Making :: Hand-Embroidered Card & Pin

A picture of a rocket ship embroidered on felt

R, age 10, made this backpack pin. He chose a design to copy and did most of the work by himself.

Maker Movement – Sewing

I’m prepping for camp and definitely feeling the need to get some samples done.  However, all of this sewing has rekindled my love of embroidery. Thankfully, my kids also love to embroider and they have been more than happy to help with the projects.

There’s something about embroidery that fascinates us. I think it’s a great way to get kids interested in sewing because they have a lot of choice and freedom of expression. Hand-embroidery is a great way to personalize projects and make them your own.

A picture of embroidery designs

A page from Doodle Stitching – the Motif Collection

A picture of a child embroidering

We used the smallest hoop

A pciture of the back of the pin

He used hot glue to fasten the pin back to the wool felt.

Hand-Embroidered Card

As a girl with some minimalist tendencies, I don’t always want to have a lot of small embroidery designs hanging around. What do I do with them when I’m finished? There’s only so many framed embroidery projects that one needs adorning the walls. Thankfully, I recently realized that I could embroider on paper.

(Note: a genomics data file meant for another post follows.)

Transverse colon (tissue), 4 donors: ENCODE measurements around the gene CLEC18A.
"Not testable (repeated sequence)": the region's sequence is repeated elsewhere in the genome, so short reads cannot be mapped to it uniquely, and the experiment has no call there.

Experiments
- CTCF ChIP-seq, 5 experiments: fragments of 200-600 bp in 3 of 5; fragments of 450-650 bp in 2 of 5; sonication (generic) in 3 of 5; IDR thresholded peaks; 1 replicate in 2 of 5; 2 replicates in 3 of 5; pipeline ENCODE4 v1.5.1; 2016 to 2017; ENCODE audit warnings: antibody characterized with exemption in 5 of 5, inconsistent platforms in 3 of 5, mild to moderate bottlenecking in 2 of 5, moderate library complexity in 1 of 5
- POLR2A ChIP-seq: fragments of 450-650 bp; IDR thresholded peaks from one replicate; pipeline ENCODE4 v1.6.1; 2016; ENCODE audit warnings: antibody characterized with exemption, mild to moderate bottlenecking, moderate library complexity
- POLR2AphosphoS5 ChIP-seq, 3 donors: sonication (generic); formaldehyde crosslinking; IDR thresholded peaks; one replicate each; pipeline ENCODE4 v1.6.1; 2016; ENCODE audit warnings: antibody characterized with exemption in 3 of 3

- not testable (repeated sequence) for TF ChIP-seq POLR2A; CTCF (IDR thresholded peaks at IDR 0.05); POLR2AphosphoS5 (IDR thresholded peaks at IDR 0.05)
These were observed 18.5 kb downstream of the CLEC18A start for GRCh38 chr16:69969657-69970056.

A picture of a thank you card

Now I can embroider, but give the project away. Woo!

I lightly wrote out the words ‘thank you’ in pencil and copied the flower designs from my favorite embroidery book, Doodle Stitching – the Motif Collection. This time, I used carbon paper to transfer the design, but in the past I’ve held up fabric to a window and used the sun as a back light.

For this thank you note, I made a card from cardstock (leftover from my scrapbook days) and used my needle to poke holes in the hand-drawn design – before I embroidered. I didn’t want any extra holes in my card from stray needle marks.

A pciture of embroidery threads

The inside of the card…before I covered it with paper.

A pciture of the inside of a card.

When I finished doing the embroidery, I glued another piece of paper to the inside.

A picture of an embroidered thank you card

A finished embroidered project.

Although this project was quite lengthy and probably a bit too complicated for your typical middle schooler, I have high hopes for future paper embroidery projects. Now that the backpack pin has been prototyped, I think it’s time for some more paper embroidering. The kids will be testing some of their own designs, while I have something else in mind. Maybe some paper embroidery combined with circuits? SMD LEDs and conductive ink?  Oh, yes, I see a lot more embroidering in my future.

A pciture of a red backpack

R proudly pinned his work on his backpack.